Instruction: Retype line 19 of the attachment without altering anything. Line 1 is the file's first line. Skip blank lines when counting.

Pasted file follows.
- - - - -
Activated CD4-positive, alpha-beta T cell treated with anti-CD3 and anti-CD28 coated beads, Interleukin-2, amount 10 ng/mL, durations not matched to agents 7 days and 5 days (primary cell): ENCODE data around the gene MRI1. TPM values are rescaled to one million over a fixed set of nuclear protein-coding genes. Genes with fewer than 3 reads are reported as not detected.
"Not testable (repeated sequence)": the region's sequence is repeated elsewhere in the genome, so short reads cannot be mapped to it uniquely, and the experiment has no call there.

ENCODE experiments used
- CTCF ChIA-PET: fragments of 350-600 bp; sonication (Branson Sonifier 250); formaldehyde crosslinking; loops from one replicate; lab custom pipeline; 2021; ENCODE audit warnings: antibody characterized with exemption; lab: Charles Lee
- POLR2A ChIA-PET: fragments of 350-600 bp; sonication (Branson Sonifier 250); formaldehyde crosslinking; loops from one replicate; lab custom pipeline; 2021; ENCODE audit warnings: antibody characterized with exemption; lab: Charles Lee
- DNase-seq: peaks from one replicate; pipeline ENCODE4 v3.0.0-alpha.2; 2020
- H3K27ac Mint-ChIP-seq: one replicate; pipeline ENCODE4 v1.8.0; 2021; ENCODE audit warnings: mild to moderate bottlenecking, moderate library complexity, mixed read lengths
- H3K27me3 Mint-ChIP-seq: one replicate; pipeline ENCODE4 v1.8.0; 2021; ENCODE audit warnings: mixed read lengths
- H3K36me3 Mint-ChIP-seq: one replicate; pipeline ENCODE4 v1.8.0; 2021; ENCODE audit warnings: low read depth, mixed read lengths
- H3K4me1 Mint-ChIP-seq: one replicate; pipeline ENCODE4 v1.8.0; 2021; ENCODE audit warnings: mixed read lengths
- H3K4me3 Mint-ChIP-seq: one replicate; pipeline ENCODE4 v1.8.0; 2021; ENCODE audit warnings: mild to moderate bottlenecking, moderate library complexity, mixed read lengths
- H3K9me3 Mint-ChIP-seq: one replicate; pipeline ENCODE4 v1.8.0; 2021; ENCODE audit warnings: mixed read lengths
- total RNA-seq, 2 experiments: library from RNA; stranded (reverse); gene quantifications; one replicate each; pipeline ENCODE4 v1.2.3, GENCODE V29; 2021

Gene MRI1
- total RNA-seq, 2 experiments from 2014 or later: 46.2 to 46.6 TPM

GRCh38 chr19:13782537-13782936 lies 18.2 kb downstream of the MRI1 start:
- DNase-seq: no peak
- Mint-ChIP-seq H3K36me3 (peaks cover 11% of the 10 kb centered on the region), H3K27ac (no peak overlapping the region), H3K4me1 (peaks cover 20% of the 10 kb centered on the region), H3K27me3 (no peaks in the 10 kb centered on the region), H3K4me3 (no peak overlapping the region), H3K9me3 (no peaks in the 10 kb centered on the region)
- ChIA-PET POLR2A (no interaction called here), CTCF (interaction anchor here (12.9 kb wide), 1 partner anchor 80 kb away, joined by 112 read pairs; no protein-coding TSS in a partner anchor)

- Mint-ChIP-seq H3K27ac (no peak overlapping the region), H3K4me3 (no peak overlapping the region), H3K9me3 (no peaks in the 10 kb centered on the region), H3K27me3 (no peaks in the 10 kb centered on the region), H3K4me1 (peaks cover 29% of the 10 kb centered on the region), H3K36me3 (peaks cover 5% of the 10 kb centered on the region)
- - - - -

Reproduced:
- ChIA-PET POLR2A (no interaction called here), CTCF (interaction anchor here (12.9 kb wide), 1 partner anchor 80 kb away, joined by 112 read pairs; no protein-coding TSS in a partner anchor)